Thursday, March 28, 2013

February Snow Storm in Boone County

At the end of February, central Missouri was hit with two devastating snow storms that heavily impacted the electrical system for many electric cooperatives. For two days I traveled around with linemen working to restore power to Boone Electric Cooperative members in Boone County.

Read more about the storm in Rural Missouri's April issue:

Battling the weather elements was tough, but the biggest key during cold weather shooting is to keep your glass from fogging up. I always kept my gear in my car and avoided blasting the heat while in the car. Cameras can handle the cold temperatures, but batteries don't do as well, so after I was done shooting, I would take batteries out and keep them in my pockets. You will be amazed at how much longer you can get a battery to last by doing this.

While it was snowing I made sure to keep the moisture off as best as I could. I always keep 2 OP/Tech Rainsleeves in my bag. For 2, they only cost $6 and are a lifesaver if you come across unexpected precipitation. They won't keep off the rain in hurricane conditions, but for that price, you cannot avoid having a set in your camera bag or car.

I also tried to avoid changing lenses a lot to prevent dust on my sensor. So I had one camera with a wide lens and another with a mide range telephoto on it.


A Boone Electric Cooperative lineman repairs a section of line that had fallen over Highway 63, north of the Columbia exit off Interstate 70.

Boone Electric linemen Adam Bauer and Jeff Marren flip a breaker at a substation northeast of Columbia. Many substations went down across Boone County, leaving thousands without power.

Adam Bauer uses a laptop to pinpoint outages to Matt Tiemann of Boone Electric.

Matt Tiemann surveys the right of way for any downed limbs or power lines. Due to the heavy snows, most access roads were too covered for trucks to survey right of ways, so co-op employees walked several miles of line in search of damage.

Intercounty Electric Cooperative employees came up to Columbia from southern Missouri to assist the Boone Electric linemen in Boone County. Alan Quick, in bucket, finishes repairing a stretch of line that had fallen due to the heavy, wet snow.

Intercounty Electric linemen Alan Quick and Chuck Hicks work to restore power in Boone County.

Howell Oregon Electric Cooperative trucks from West Plains wait to assist Boone Electric linemen outside of Ashland.

Howell Oregon Electric foreman Carl Givens flips a breaker on a transformer to restore power to the small community of Easley, along the Missouri River.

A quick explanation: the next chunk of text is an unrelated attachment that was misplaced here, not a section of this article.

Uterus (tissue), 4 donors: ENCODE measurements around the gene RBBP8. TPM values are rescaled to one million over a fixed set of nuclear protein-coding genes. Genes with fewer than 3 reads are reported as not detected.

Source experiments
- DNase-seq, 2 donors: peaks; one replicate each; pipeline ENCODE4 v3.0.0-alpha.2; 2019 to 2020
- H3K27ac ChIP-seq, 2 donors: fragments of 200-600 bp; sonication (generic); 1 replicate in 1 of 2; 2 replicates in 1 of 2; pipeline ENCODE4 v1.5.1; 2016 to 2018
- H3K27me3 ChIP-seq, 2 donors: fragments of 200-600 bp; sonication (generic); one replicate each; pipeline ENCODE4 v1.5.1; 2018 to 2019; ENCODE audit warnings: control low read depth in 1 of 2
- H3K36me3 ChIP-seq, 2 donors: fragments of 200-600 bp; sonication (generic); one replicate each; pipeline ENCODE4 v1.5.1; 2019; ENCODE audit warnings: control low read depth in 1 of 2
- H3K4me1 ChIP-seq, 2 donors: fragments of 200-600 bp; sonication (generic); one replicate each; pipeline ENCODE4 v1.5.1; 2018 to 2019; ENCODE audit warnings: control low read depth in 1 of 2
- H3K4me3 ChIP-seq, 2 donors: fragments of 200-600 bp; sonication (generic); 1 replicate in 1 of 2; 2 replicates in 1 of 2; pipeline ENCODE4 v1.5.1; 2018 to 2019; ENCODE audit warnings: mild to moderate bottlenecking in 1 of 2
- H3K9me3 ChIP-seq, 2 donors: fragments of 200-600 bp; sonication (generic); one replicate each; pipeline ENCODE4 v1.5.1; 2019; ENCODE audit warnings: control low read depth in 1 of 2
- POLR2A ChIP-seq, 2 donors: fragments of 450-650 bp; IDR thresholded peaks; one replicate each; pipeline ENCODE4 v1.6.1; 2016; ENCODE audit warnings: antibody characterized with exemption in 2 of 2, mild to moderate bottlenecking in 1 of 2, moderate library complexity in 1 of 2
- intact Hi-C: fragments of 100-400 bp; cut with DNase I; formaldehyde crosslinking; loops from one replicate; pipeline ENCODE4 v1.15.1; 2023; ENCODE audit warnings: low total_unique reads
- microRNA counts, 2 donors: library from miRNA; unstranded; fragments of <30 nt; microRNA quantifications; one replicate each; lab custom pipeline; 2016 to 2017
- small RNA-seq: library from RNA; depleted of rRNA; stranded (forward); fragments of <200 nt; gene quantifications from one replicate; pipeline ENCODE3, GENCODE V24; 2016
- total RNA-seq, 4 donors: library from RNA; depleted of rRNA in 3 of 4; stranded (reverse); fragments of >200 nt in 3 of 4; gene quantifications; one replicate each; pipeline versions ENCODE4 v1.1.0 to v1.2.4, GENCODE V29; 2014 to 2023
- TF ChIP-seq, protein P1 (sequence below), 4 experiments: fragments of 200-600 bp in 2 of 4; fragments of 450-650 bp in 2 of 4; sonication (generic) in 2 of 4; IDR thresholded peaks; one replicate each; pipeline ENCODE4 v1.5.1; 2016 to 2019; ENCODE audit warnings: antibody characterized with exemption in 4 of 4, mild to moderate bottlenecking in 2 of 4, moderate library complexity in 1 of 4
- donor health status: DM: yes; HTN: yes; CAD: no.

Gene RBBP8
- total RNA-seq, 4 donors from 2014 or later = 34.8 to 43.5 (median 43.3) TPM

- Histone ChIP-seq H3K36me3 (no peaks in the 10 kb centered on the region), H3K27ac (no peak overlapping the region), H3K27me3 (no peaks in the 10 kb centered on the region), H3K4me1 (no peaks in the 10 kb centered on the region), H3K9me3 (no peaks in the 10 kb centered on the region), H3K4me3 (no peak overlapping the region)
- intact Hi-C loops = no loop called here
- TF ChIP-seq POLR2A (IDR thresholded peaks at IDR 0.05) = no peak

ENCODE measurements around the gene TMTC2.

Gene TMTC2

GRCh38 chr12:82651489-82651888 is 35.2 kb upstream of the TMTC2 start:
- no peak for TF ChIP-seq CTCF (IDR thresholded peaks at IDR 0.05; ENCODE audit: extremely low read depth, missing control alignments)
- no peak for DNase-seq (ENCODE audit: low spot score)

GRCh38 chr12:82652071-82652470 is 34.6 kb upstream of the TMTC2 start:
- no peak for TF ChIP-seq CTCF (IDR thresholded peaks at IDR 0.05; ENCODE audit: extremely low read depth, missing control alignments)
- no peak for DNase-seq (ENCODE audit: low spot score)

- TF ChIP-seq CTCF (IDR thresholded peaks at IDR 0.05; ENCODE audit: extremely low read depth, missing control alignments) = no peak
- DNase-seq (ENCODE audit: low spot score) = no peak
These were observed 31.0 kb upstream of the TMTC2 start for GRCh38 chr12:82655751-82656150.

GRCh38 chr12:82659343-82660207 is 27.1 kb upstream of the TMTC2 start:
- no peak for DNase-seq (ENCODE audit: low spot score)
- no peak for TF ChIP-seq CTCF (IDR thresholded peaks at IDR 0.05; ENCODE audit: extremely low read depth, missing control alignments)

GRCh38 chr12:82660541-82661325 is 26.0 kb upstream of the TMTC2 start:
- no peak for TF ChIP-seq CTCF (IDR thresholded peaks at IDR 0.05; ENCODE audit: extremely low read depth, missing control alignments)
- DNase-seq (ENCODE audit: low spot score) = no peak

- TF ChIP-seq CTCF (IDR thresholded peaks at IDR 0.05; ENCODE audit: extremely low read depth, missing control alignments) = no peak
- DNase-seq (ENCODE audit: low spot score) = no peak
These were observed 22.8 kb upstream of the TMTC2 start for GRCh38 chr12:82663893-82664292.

Linemen from Boone and Howell Oregon electric cooperatives carry gear and repair tools to a stretch of line that had fallen and snapped the top of a pole near Ashland.

Howell Oregon electric foreman Mike Buehler carries repair tools to a stretch of fallen line near Ashland.

Boone Electric field engineer Gary Blakemore surveys the damage of a fallen stretch of line.

Mike Buehler and Rodney Rose of Howell Oregon Electric pull a stretch of line out of the deep snow.

Howell Oregon Electric apprentice Rodney Rose assists Boone Electric field engineer Gary Blakemore in reconnecting a section of line that had broken due to fallen trees.

Carl Givens finishes attaching line to restore power.

Back at Boone Electric Cooperative's offices in Columbia, the linemen were fed a meal of fried chicken and all the fixin's from members who donated the food to the co-op to thank them for their efforts in restoring the power.

Boone Electric member Michele Spry, of Midway, serves fried chicken to Boone Electric linemen at the co-op's office in Columbia. Through Facebook, Michele was able to start a grassroots campaign to collect funds and food to donate to the linemen as a thank you for their efforts in restoring power to their communities.

Tuesday, March 19, 2013

All American Red Heads

For the March 2013 issue of Rural Missouri magazine I did a history piece on the All American Red Heads basketball team. The all-women's team was founded in 1936 in the small town of Cassville. From the Ozark town in southwest Missouri the team traveled to states all across the country playing strictly teams full of men — and they consistently won. For 50 years, the women played close to 200 games in a 7-month season.

Read more about the Red Heads in the March digital edition at:

I was lucky enough to find two former Red Heads that were still alive and able to visit with. Brenda Koester, who lives in Moberly, and her sister Kay Burk, met me at the Cairo High School gym for a portrait session. I set up one Nikon Speedlight with a Lastolite box diffuser on camera left and had another Speedlight firing towards the basket in the background. I fired the flashes via a Pocketwizard.

The ladies were great and still had a few tricks up their sleeves. Their story is truly a privilege tell.